Nadya Fouad is a faculty member in the Counseling Psychology area. She studies how people make work and career-related decisions, particularly in understanding the work choices for women and underrepresented minorities. She teaches doctoral practicum and Vocational Psychology for doctoral students.
My scholarship and publications are primarily focused in four major areas (view full curriculum vitae).
1. Applications and extensions of the Social Cognitive Career Theory. I have been particularly interested in the math and science applications of the Social Cognitive Career Theory (SCCT). Most recently, my colleague Romila Singh and I have worked on three projects funded by the National Science Foundation that have examined reasons for persistence and departure from engineering, incorporating SCCT with Turnover Theory. The first project, Stemming the Tide, is available here: Stemming the Tide.
We have continued that research in a second study, with male engineers (NSFGears) to both describe male engineers’ experiences and to compare men and women engineers. The third project (NSF ENGAGE) will flip the research question; to examine the reasons men and women engineers stay in engineering, helping to provide recommendations for positive work environments in engineering.
2. Cross-cultural interest assessment: examining the role of race and ethnicity in vocational interests and developing a better understanding of how race plays a role in the assessment of vocational interests. Interestingly, we have found over the years that race/ethnicity has a much smaller effect size influencing interests than do gender. Most interventions have focused on ways to promote racial/ethnic minority individuals’ interests in math and science careers, but findings suggest that research and interventions need to examine environmental factors and barriers to math/science career choices.
3. Contextual issues in career development. A third area of research relates broadly to contextual issues in career counseling and career development. Swanson and Fouad’s Career Theory and Practice will be expanded and include a central focus on context in the third edition, due out in 2014. Rosie Bingham and I developed a model (1995) that explicitly incorporates culture into career counseling. Fouad and Byars-Winston conducted a meta analysis of the role of race/ethnicity in career decision making and choice. We documented that race/ethnicity plays a much stronger role in career expectations than it does in aspirations.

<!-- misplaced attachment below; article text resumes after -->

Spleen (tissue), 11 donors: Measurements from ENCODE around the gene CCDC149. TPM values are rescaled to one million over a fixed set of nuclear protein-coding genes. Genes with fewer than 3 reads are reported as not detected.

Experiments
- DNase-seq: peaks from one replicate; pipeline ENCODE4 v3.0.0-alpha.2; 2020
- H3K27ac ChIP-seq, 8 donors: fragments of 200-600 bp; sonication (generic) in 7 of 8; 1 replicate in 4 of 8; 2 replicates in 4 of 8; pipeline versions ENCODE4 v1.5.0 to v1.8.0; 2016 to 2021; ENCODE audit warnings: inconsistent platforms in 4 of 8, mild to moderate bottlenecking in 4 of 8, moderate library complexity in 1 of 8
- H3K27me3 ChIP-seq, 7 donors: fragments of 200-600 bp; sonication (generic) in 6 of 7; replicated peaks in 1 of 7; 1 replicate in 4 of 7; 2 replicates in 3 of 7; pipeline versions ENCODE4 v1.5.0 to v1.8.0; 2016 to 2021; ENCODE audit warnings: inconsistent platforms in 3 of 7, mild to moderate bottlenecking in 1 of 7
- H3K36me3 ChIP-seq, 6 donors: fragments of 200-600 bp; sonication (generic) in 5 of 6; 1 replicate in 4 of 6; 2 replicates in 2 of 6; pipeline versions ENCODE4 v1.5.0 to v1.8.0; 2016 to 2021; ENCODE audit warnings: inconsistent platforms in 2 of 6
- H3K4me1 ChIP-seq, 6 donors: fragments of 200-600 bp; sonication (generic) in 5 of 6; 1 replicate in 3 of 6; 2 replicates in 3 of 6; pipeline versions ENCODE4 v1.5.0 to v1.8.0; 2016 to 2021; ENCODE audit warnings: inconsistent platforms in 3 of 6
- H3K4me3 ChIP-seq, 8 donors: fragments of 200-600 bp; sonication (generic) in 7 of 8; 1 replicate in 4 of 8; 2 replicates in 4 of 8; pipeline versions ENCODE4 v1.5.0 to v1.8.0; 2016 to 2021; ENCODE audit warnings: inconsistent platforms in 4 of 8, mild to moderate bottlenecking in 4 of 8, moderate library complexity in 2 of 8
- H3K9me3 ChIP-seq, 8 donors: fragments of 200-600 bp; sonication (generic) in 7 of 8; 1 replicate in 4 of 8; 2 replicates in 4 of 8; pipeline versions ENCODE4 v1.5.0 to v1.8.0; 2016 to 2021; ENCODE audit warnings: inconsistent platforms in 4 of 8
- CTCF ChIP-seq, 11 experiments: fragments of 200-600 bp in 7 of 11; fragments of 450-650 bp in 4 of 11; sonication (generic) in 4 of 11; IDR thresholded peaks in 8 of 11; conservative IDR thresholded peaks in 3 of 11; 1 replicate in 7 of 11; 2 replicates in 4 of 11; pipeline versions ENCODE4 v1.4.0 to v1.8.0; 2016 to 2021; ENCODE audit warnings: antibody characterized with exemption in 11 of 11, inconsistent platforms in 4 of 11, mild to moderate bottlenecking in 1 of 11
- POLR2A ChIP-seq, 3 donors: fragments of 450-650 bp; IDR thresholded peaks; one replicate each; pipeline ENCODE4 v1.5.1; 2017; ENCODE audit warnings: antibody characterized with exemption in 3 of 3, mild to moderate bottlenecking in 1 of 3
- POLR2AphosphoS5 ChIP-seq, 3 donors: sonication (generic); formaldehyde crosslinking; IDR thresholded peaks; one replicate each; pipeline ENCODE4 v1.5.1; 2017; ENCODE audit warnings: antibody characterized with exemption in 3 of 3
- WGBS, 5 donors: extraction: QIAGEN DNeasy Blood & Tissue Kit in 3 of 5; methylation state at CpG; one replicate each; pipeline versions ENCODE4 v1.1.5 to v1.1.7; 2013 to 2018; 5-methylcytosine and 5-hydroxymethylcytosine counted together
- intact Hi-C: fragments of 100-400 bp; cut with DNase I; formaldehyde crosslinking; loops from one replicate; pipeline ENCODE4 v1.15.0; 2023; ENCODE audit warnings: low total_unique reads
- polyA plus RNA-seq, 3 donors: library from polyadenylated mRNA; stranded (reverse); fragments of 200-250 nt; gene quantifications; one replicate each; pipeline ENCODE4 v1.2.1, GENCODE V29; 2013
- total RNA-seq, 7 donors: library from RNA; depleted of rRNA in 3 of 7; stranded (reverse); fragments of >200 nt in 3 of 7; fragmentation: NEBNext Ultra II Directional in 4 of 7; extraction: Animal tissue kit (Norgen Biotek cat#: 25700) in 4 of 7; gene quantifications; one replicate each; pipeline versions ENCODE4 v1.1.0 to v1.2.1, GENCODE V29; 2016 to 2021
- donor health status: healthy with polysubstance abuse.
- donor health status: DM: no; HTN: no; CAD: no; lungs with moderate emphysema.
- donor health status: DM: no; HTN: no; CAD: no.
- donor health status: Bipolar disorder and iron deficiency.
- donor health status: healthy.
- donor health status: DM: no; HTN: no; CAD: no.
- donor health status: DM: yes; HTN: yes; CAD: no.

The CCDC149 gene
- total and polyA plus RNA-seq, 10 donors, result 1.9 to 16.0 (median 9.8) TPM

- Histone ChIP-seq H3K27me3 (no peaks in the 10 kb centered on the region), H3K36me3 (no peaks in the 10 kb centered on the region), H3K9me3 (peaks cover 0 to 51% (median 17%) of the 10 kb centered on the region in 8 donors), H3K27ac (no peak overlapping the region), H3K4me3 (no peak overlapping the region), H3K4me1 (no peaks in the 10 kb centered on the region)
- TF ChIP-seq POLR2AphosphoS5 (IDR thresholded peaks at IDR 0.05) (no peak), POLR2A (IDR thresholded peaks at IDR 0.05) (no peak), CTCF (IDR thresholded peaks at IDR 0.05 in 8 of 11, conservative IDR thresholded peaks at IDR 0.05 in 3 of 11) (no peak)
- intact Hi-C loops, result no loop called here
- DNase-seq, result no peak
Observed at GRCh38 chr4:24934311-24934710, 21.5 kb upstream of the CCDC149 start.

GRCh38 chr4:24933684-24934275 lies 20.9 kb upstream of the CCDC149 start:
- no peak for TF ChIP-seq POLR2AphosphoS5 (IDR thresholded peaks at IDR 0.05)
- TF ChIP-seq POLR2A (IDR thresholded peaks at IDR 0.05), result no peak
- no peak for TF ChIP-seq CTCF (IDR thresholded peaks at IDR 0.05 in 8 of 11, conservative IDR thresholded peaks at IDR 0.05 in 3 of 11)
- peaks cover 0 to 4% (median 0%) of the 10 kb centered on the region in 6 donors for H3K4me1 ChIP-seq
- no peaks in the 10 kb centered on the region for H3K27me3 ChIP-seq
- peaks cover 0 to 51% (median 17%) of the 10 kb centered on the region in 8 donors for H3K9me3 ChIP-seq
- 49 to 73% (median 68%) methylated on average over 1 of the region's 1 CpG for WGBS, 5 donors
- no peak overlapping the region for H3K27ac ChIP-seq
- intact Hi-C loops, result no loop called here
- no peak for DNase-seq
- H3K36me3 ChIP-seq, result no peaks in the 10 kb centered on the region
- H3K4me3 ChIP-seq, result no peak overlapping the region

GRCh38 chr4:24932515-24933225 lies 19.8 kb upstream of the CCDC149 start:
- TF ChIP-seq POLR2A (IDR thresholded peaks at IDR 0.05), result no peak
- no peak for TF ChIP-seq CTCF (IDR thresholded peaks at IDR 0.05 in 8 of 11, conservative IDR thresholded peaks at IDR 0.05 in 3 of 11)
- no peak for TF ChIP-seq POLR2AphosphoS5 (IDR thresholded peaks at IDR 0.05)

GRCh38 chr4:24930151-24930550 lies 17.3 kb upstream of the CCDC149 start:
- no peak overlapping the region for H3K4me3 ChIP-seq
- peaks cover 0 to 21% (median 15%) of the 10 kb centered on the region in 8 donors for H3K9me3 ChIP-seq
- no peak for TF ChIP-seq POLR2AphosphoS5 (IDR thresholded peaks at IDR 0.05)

More recently, building on a qualitative study investigating the construction of the meaning of career for Asian Americans, my students and I are examining the influences of family expectations on career decisions. We developed a Family Influence Scale that is helping us to explore the role of family expectations and supports across cultures (including Korea, India, Turkey, Portugal, Italy, and Israel).
4. Competence. The final area of research may be roughly classified as “professional issue”. I have been involved for the past 8 years in helping to clarify benchmarks in trainees’ attaining competence as psychologists. More information on benchmarks tools are available on the APA Education Directorate website.
I am also a strong advocate for ensuring the cultural competence of psychologists. The outcome of a number of efforts within the American Psychological Association was co-chairing the Writing Team (with Patricia Arredondo) for the creation and successful approval of the Multicultural Guidelines for Psychologists. Patricia Arredondo and I are currently co-chairing a team to revise the Guidelines.
Current Research Projects
In addition to the above projects, I have a very active research team that focuses primarily on topics related to career development and/or cultural competence. The team currently consists of 9 students. Team projects are developed to help meet students’ research goals. All students on the team have submitted proposals to present at the Atlanta Counseling Psychology conference or the American Psychological Association convention in Washington DC. Research team projects are student-developed, and currently include the examination of the validity of the Family Influence Scale in India and the US, a meta analysis of best practices in retention of college students, and the development of a scale to measure career myths.
Professional Service (Editorial Boards, Offices)
- Editor, The Counseling Psychologist (2008-2013)
- Editor in Chief: APA Handbook of Counseling Psychology, Volumes 1 and 2 (with co-editors Linda Subich and Jean Carter)
- Editorial Boards: Journal of Vocational Behavior, Journal of Career Assessment.
- Chair, APA Ethics Committee (2012)
- Chair, Board of Educational Affairs (2006)
- Chair, Council of Counseling Psychology Training Programs (2005-6)
- President, Society of Counseling Psychology (2000-2001)
- Chair, Society of Vocational Psychology (1996-1998)
- Council of Counseling Psychology Training Program Lifetime Contributions Award, 2013
- Outstanding Professional Contribution Award (Milwaukee Area Psychological Association) 2012
- Best Paper Award (National Career Development Association) 2011
- Paul Nelson Award (Council of Chairs of Training Councils) 2010
- Distinguished Contributions to Education and Training in Psychology (American Psychological Association) 2009
- 19th Annual Janet E. Helms Award for Mentoring and Scholarship 2009
- School of Education Faculty Research Award, 2007; APA Division 17 John Holland Award for Outstanding Achievement in Career and Personality Research, 2003
- Distinguished Service Award, Academy of Counseling Psychology, 2001
- APA Presidential Citation for leadership on APA School to Work Task Force, 2000
- Professional Writing Award, Wisconsin Association for Counseling and Development, 1996
- Ralph F. Berdie Research Award, American Association for Counseling and Development